Basil does prefer warmer weather for it to thrive, but thankfully you can usually pick up developed basil plants year-round in greenhouse nurseries or even at your local grocery store.
If you’re looking to grow your own basil from seeds, or are transplanting, sun and soil that is well drained and slightly acidic are key.
Other Ways To Repel And Remove Mealybugs From plants
Plants are a great addition to your outdoor garden or interior space and can help repel insects like mealybugs that may cause damage to your other plants.
But what if you don’t have the time or space to add more plants? We’ve got you covered!
Here are some other methods that you can use to deter or remove mealybugs from your plants no matter what time of year or environment they’re spotted.
Remove Mealybugs By Hand
This option may not be for the faint of heart or those who are squeamish, but mealybugs don’t bite so picking these insects off your plants by hand is a safe and viable option if you have a manageable infestation.
When removing insects from plants, even if they don’t bite, we recommend that you still use protective covering like gloves on your hands. When it comes to removing mealybugs, wearing gloves will also help keep any honeydew secretions off your hands.
PRO TIP: To help remove mealybugs more easily, especially if you notice honeydew on the plant leaves, you can use a small amount of rubbing alcohol on a cotton ball or q-tip to help remove the sticky substance and make it easier to pick these bugs off.
Use Neem Oil
Neem oil is a natural, effective insecticide for treating mealybug activity on both indoor and outdoor plants.
While there are plenty of neem oil products on the market to choose from, if you’re looking for a premixed option, consider Natria Neem Oil Spray for Plants.
This ready-to-use spray can be used immediately and is effective against other common insects like aphids, caterpillars, and whiteflies as well!
Isolate New Plants
When transplanting or bringing in new plants to your indoor or outdoor garden, inspecting the plant for any infestation that it may have is an important role to help avoid the spread of mealybugs.
If you’ve inspected your new plants and they appear healthy, it may still be beneficial to isolate your plants for a short period to ensure that they are insect free and ready to join your plant family to ensure avoidance of any possible windblown colonization.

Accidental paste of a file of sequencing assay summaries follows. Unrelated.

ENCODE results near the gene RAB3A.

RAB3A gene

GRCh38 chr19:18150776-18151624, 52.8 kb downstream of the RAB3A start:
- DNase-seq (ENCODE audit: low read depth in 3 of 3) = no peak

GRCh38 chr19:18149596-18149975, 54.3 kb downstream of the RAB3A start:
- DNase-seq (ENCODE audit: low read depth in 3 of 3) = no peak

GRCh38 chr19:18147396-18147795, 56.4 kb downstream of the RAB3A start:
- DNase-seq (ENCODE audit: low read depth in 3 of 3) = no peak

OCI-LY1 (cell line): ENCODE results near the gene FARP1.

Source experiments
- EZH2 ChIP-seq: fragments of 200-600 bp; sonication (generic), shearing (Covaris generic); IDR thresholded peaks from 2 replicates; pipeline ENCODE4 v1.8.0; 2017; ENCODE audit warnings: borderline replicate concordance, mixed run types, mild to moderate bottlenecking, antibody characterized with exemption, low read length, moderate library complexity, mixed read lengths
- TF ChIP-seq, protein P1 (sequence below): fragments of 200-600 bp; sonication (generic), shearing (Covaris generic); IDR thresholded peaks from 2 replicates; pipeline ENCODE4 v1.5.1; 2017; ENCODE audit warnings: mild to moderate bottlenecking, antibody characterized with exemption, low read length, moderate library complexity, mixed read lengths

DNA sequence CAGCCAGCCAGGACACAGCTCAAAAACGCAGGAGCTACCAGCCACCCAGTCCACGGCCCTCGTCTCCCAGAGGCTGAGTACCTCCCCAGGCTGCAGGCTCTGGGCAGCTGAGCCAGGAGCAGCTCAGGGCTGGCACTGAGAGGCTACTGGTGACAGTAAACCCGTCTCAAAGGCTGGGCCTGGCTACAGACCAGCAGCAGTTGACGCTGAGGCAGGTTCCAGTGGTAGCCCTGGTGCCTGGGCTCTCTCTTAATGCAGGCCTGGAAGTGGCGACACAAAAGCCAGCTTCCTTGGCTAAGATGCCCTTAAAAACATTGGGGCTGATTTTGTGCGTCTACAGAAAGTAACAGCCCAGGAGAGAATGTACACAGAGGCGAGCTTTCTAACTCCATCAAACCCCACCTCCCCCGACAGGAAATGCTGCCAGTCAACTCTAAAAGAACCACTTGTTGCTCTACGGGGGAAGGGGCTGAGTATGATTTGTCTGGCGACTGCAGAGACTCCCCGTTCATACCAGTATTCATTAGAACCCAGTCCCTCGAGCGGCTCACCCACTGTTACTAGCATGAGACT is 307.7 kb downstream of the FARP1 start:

To quarantine your plants, consider a barrier netting like Alpurple Insect Bird Barrier Netting Mesh. This netting has a drawstring close for easy closure, and can also be purchased in different sizes to meet your plants’ specific size requirements!
Putting It All Together!
Most gardeners know that when their plants begin to thrive that they may see an increase in insect activity in their yards.
Some of these insects may be helpful, but other insects like the mealybug can cause damage to your plants that range from yellowing leaves to a lackluster crop to a fully destroyed plant.
Mealybugs are attracted to citrus trees, tropical plants, succulents, and other plants with a high sap content. However, aromatic herbs like rosemary, thyme, and lavender can help combat their activity and even repel mealybugs altogether!
If you’re dealing with a mealybug infestation, you may be able to get rid of these insects on your own by planting some of these powerful herbs and physically removing any mealybugs that you see on your plants.
However, if you have a larger scale infestation, or if you notice that your treatments aren’t getting the job done, never hesitate to reach out to your local pest professional who can help you build a plan of action to keep mealybugs away and protect your plants once and for all.
Flores, A. (2005). Mealybugs may have met their match: insect predators and parasites home in on this growing menace. Agricultural Research, 53(4), 16-18.
Franco, J. C., Suma, P., Da Silva, E. B., Blumberg, D., & Mendel, Z. (2004). Management strategies of mealybug pests of citrus in Mediterranean countries. Phytoparasitica, 32(5), 507-522.
Karamaouna, F., Kimbaris, A., Michaelakis, Α., Papachristos, D., Polissiou, M., Papatsakona, P., … & Miller, T. (2013). Insecticidal activity of plant essential oils against the vine mealybug, Planococcus ficus. Journal of Insect Science, 13(1).
Miller, D. R., Miller, G. L., & Watson, G. W. (2002). Invasive species of mealybugs (Hemiptera: Pseudococcidae). Proc. Entomol. Soc. Wash, 104, 825-836.
Sahito, H. A., Abro, G. H., Syed, T. S., Memon, S. A., Mal, B., & Kaleri, S. (2011). Screening of pesticides against cotton mealybug Phenacoccus solenopsis Tinsley and its natural enemies on cotton crop. International Research Journal of Biochemistry and Bioinformatics, 1(9), 232-236.
Tanwar, R. K., Jeyakumar, P., & Vennila, S. (2010). Papaya mealybug and its management strategies (p. 26). New Delhi: National Centre for Integrated Pest Management.
Zack is a Nature & Wildlife specialist based in Upstate, NY, and is the founder of his Tree Journey and Pest Pointers brands. He has a vast experience with nature while living and growing up on 50+ acres of fields, woodlands, and a freshwater bass pond. Zack has encountered many pest situations over the years and has spent his time maintaining and planting over 35 species of trees since his youth with his family on their property.